Our interview stretches into a conversation that lasts a whole evening. We swap stories of Libya, mine from a five-week reporting assignment at the beginning of the uprising; Matar’s from childhood memories and the strange distance of exile. I tell him I found the last copy of In the Country of Men in my favourite Cairo bookshop after I left Libya. Reading it on the flight home brought tears to my eyes. His capturing of the brutalities, large and small, of the Gadafy regime chimed with so many of the stories I had heard during my time there.
We talk of Libya’s future, and discuss how a society all but atomised under Gadafy’s rule might cope when it emerges, blinking, into the light after four decades of dictatorship. “I am a little anxious, but I remain optimistic, because while the new Libya is going through a very painful birth, I think it has shown signs of being genuinely interested in the kinds of debates I am hopeful for, debates to do with civil society, accountability, protecting people’s rights, and their ability to speak their minds.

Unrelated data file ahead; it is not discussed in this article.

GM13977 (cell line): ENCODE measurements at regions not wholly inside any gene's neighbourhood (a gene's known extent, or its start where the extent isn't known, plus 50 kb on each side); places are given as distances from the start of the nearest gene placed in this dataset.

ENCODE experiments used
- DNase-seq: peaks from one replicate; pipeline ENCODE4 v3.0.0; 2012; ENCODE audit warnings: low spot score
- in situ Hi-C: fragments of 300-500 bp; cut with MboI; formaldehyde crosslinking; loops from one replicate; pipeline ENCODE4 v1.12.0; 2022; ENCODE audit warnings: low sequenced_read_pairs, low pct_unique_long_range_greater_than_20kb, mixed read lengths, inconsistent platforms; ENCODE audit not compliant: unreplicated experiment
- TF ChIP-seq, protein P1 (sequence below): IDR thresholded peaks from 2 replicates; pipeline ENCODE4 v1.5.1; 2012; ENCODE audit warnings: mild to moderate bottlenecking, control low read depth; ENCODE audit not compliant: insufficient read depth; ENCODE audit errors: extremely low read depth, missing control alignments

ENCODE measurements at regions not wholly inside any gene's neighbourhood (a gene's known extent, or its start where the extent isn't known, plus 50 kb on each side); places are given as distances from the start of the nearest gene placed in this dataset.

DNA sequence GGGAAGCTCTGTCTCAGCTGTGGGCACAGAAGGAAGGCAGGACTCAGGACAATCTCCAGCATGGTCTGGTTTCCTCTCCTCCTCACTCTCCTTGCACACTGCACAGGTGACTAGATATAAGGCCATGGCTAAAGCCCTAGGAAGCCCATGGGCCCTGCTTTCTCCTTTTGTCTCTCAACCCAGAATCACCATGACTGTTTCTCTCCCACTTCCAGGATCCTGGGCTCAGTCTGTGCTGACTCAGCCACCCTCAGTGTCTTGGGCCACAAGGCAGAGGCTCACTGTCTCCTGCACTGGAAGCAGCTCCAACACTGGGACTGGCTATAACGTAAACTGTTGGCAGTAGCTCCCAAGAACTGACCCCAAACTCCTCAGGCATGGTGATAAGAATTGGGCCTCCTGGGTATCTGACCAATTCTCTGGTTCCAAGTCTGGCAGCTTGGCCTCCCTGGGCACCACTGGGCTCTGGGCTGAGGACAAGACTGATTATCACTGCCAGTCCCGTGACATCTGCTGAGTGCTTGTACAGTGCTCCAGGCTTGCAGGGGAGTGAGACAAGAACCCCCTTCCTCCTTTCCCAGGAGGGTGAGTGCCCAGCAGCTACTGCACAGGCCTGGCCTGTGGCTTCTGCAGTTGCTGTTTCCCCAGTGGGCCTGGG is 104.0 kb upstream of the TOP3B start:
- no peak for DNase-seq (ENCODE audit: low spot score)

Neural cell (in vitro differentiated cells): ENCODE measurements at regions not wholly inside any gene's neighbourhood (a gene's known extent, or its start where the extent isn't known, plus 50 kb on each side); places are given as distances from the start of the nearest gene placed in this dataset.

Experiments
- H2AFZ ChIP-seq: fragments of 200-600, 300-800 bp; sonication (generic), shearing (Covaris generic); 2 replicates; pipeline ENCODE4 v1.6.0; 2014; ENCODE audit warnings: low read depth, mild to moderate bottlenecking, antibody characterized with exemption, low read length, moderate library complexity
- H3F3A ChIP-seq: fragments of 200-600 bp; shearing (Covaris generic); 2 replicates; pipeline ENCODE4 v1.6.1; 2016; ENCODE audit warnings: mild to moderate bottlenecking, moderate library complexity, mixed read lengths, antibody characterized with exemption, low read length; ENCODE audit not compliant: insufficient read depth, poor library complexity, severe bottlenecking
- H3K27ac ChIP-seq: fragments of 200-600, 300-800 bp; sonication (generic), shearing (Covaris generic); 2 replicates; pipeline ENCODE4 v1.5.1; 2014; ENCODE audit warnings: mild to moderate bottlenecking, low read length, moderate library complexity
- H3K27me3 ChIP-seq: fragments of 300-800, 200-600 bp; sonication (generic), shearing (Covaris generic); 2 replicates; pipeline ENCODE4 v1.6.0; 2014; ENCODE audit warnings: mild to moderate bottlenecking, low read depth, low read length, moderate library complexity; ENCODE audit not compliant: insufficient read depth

“For a lot of Libyans, what has been very satisfying is seeing so many Libyans speaking and articulating their thoughts after all these years. There’s almost a sudden swagger, a confidence that has come about. Libyans are thinking that suddenly we are not that bad actually. We’re not even not that bad – we’re better.”
Anatomy of a Disappearance, which Hisham Matar recently discussed with Conor O’Clery in a public interview at the West Cork Literary Festival, is published by Penguin, £16.99